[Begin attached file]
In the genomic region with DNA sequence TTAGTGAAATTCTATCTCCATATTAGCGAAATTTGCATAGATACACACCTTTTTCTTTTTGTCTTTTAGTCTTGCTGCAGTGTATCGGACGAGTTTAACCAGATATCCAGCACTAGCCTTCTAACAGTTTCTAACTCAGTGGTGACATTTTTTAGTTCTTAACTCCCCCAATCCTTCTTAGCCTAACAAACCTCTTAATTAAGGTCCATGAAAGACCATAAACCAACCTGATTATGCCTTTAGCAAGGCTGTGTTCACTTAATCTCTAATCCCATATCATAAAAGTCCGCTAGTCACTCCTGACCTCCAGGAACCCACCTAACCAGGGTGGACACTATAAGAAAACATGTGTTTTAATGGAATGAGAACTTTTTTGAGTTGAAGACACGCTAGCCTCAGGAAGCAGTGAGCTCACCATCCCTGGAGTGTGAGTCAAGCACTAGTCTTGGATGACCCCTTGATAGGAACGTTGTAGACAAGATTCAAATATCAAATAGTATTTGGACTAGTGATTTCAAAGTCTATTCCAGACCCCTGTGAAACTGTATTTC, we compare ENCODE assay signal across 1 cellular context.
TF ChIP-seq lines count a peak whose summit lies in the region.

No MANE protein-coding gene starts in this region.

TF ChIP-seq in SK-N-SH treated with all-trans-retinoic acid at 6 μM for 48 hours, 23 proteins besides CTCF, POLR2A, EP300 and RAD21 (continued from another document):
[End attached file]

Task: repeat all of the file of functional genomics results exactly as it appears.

In the genomic region with DNA sequence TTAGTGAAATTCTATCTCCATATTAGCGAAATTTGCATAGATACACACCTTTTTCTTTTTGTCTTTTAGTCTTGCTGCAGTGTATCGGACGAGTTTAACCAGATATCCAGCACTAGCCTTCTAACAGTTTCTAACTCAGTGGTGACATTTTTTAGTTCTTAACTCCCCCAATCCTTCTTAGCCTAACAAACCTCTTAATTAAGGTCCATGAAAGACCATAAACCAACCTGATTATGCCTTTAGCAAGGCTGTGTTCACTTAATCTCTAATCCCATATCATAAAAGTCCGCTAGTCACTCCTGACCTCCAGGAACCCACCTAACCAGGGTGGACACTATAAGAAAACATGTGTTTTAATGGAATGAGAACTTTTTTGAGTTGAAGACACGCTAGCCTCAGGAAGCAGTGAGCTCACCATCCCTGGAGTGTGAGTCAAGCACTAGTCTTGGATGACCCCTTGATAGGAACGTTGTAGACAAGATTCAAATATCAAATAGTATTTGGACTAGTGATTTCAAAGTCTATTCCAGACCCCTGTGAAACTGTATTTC, we compare ENCODE assay signal across 1 cellular context.
TF ChIP-seq lines count a peak whose summit lies in the region.

No MANE protein-coding gene starts in this region.

TF ChIP-seq in SK-N-SH treated with all-trans-retinoic acid at 6 μM for 48 hours, 23 proteins besides CTCF, POLR2A, EP300 and RAD21 (continued from another document):